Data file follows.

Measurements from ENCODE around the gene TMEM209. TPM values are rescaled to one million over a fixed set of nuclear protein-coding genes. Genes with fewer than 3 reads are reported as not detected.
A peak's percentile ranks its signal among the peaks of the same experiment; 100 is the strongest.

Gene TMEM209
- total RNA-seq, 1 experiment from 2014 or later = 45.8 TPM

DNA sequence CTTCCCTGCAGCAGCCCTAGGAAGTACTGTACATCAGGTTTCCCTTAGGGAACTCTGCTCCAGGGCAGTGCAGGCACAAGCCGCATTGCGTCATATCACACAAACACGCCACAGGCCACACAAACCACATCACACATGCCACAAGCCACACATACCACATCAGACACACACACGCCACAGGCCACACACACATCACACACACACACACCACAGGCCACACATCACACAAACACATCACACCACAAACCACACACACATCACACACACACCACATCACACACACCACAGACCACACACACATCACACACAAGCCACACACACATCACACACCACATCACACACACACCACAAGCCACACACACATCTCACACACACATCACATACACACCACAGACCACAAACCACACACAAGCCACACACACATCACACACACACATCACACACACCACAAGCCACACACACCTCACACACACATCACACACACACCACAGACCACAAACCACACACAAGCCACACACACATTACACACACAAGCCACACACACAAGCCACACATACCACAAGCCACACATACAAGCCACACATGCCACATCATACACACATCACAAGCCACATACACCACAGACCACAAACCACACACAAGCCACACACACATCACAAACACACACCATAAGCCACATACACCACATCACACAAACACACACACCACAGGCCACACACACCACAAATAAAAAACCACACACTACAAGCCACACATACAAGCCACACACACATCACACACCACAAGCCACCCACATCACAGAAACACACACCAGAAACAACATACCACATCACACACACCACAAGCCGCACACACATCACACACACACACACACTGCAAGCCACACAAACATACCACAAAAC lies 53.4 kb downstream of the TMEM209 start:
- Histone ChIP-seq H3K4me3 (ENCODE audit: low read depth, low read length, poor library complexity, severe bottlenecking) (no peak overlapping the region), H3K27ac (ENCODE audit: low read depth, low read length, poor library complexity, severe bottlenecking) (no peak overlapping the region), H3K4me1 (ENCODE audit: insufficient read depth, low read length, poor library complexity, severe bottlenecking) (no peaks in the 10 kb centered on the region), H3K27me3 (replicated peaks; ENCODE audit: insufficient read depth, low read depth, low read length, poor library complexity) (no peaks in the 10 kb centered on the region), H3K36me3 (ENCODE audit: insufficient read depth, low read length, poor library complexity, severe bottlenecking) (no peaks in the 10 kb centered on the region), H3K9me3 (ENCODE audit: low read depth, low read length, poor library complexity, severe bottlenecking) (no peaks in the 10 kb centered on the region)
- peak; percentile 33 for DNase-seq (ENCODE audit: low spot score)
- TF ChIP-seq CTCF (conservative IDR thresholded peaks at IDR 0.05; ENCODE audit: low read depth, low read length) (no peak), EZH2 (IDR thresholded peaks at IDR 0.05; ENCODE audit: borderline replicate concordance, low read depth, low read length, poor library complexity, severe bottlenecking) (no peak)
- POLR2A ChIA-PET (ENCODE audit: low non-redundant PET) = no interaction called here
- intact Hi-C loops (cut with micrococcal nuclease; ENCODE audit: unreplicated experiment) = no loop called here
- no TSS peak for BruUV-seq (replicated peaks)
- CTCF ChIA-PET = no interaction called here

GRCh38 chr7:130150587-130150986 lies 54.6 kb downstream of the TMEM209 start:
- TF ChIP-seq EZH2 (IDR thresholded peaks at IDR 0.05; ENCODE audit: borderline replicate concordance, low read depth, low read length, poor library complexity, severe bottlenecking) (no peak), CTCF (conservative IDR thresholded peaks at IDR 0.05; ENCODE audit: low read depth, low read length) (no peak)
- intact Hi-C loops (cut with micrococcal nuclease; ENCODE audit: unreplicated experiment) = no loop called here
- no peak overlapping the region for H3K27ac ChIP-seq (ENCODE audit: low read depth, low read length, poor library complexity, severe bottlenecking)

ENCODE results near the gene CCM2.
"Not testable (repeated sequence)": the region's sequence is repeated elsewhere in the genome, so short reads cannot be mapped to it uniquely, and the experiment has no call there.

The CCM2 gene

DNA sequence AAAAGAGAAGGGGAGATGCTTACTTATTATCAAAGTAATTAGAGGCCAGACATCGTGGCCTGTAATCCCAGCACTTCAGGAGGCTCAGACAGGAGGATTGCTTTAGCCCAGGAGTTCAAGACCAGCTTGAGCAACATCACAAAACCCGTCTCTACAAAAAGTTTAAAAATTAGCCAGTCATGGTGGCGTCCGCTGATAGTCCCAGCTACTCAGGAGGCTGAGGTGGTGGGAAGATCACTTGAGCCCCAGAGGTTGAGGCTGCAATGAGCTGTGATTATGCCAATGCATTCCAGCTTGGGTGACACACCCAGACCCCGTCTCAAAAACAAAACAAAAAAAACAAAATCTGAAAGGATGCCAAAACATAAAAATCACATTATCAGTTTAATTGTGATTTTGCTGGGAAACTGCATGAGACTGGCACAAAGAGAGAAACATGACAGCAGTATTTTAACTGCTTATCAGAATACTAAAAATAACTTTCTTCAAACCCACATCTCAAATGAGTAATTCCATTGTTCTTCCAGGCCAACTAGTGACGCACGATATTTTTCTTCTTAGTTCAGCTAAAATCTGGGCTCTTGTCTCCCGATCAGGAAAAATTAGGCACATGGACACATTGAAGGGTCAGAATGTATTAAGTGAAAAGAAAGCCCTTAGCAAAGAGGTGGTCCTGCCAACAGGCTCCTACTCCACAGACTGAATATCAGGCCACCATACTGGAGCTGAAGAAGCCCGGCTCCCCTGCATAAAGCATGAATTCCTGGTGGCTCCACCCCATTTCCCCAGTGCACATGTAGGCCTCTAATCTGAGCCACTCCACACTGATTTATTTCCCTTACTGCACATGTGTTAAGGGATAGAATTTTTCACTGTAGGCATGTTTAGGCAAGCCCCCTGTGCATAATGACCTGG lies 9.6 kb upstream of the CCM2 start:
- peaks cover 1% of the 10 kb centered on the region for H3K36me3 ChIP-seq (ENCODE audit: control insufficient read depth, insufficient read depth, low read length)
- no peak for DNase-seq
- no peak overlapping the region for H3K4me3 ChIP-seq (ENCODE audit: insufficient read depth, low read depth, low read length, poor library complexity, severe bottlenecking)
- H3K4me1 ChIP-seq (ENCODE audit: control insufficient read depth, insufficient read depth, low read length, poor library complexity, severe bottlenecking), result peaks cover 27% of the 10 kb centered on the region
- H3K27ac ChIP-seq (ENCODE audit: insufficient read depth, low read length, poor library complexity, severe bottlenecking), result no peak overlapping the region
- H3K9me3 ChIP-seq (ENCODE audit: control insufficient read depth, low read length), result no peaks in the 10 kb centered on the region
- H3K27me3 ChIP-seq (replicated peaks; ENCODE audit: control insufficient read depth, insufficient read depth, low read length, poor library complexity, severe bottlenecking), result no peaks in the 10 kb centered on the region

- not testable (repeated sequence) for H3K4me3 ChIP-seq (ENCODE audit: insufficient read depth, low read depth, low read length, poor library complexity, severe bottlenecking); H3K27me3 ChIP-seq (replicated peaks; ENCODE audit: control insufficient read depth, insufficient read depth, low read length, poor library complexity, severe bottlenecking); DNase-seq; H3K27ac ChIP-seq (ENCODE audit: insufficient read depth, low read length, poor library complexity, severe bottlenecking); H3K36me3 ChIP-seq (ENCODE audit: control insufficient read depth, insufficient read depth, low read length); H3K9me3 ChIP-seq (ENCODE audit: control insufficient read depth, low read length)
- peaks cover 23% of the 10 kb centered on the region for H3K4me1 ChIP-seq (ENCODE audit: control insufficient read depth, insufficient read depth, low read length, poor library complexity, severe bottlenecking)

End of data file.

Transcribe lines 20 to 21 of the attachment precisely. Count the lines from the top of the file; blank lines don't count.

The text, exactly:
DNA sequence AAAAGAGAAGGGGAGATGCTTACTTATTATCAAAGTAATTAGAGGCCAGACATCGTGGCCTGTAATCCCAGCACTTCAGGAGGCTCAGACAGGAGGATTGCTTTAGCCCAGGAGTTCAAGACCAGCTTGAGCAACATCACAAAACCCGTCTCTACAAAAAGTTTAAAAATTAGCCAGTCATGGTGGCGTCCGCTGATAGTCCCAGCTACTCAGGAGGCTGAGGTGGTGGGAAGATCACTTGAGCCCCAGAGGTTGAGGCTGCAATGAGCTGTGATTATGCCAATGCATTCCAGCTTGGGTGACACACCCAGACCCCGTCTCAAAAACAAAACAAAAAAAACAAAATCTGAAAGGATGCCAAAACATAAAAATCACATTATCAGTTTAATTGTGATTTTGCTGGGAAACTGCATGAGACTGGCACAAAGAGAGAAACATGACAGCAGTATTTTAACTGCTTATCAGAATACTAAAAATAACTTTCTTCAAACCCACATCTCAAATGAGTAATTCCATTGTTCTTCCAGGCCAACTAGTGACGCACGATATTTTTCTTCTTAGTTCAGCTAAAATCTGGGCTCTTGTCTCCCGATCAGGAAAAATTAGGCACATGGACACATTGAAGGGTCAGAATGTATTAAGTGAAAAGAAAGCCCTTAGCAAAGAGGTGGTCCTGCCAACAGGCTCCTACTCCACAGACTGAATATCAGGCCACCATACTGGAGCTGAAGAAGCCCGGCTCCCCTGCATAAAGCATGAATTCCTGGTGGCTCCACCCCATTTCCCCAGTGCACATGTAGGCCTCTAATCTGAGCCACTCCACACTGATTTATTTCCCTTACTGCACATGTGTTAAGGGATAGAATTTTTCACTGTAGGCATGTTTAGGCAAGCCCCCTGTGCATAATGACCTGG lies 9.6 kb upstream of the CCM2 start:
- peaks cover 1% of the 10 kb centered on the region for H3K36me3 ChIP-seq (ENCODE audit: control insufficient read depth, insufficient read depth, low read length)